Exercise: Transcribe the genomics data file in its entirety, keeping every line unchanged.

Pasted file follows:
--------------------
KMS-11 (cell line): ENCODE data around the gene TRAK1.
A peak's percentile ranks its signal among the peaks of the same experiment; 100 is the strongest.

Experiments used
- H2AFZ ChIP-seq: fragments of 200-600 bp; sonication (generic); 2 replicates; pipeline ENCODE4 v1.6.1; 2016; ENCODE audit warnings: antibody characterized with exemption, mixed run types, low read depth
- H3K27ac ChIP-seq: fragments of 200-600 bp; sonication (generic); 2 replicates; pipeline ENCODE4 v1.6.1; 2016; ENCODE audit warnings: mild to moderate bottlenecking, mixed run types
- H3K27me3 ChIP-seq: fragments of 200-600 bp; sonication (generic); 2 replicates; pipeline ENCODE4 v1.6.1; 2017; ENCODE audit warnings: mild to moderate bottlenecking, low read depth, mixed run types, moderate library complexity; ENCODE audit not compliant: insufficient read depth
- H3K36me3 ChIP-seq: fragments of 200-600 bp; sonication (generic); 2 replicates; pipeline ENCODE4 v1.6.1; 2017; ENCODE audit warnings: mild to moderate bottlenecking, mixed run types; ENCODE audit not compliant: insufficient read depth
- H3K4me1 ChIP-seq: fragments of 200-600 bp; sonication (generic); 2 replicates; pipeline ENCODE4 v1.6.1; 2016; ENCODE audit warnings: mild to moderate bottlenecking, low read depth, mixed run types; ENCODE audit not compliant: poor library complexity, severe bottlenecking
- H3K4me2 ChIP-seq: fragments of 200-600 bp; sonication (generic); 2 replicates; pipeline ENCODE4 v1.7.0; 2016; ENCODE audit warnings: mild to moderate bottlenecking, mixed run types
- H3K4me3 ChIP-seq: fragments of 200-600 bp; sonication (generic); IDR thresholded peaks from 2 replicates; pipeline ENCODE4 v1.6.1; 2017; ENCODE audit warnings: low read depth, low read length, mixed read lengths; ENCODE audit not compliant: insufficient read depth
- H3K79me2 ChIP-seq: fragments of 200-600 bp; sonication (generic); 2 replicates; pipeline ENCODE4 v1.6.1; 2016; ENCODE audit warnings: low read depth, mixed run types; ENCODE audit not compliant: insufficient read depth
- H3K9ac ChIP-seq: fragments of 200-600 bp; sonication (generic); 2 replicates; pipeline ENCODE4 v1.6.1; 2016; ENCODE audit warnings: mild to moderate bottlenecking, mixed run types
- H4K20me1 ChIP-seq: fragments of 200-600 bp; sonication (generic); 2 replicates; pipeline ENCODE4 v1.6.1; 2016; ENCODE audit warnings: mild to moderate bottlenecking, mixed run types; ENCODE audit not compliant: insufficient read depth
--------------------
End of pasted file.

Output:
KMS-11 (cell line): ENCODE data around the gene TRAK1.
A peak's percentile ranks its signal among the peaks of the same experiment; 100 is the strongest.

Experiments used
- H2AFZ ChIP-seq: fragments of 200-600 bp; sonication (generic); 2 replicates; pipeline ENCODE4 v1.6.1; 2016; ENCODE audit warnings: antibody characterized with exemption, mixed run types, low read depth
- H3K27ac ChIP-seq: fragments of 200-600 bp; sonication (generic); 2 replicates; pipeline ENCODE4 v1.6.1; 2016; ENCODE audit warnings: mild to moderate bottlenecking, mixed run types
- H3K27me3 ChIP-seq: fragments of 200-600 bp; sonication (generic); 2 replicates; pipeline ENCODE4 v1.6.1; 2017; ENCODE audit warnings: mild to moderate bottlenecking, low read depth, mixed run types, moderate library complexity; ENCODE audit not compliant: insufficient read depth
- H3K36me3 ChIP-seq: fragments of 200-600 bp; sonication (generic); 2 replicates; pipeline ENCODE4 v1.6.1; 2017; ENCODE audit warnings: mild to moderate bottlenecking, mixed run types; ENCODE audit not compliant: insufficient read depth
- H3K4me1 ChIP-seq: fragments of 200-600 bp; sonication (generic); 2 replicates; pipeline ENCODE4 v1.6.1; 2016; ENCODE audit warnings: mild to moderate bottlenecking, low read depth, mixed run types; ENCODE audit not compliant: poor library complexity, severe bottlenecking
- H3K4me2 ChIP-seq: fragments of 200-600 bp; sonication (generic); 2 replicates; pipeline ENCODE4 v1.7.0; 2016; ENCODE audit warnings: mild to moderate bottlenecking, mixed run types
- H3K4me3 ChIP-seq: fragments of 200-600 bp; sonication (generic); IDR thresholded peaks from 2 replicates; pipeline ENCODE4 v1.6.1; 2017; ENCODE audit warnings: low read depth, low read length, mixed read lengths; ENCODE audit not compliant: insufficient read depth
- H3K79me2 ChIP-seq: fragments of 200-600 bp; sonication (generic); 2 replicates; pipeline ENCODE4 v1.6.1; 2016; ENCODE audit warnings: low read depth, mixed run types; ENCODE audit not compliant: insufficient read depth
- H3K9ac ChIP-seq: fragments of 200-600 bp; sonication (generic); 2 replicates; pipeline ENCODE4 v1.6.1; 2016; ENCODE audit warnings: mild to moderate bottlenecking, mixed run types
- H4K20me1 ChIP-seq: fragments of 200-600 bp; sonication (generic); 2 replicates; pipeline ENCODE4 v1.6.1; 2016; ENCODE audit warnings: mild to moderate bottlenecking, mixed run types; ENCODE audit not compliant: insufficient read depth